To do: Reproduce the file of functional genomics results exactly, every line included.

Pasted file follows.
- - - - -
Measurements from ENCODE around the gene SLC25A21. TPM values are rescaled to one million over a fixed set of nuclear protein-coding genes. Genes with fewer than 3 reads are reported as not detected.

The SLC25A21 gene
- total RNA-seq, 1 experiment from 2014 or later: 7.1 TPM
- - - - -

Measurements from ENCODE around the gene SLC25A21. TPM values are rescaled to one million over a fixed set of nuclear protein-coding genes. Genes with fewer than 3 reads are reported as not detected.

The SLC25A21 gene
- total RNA-seq, 1 experiment from 2014 or later: 7.1 TPM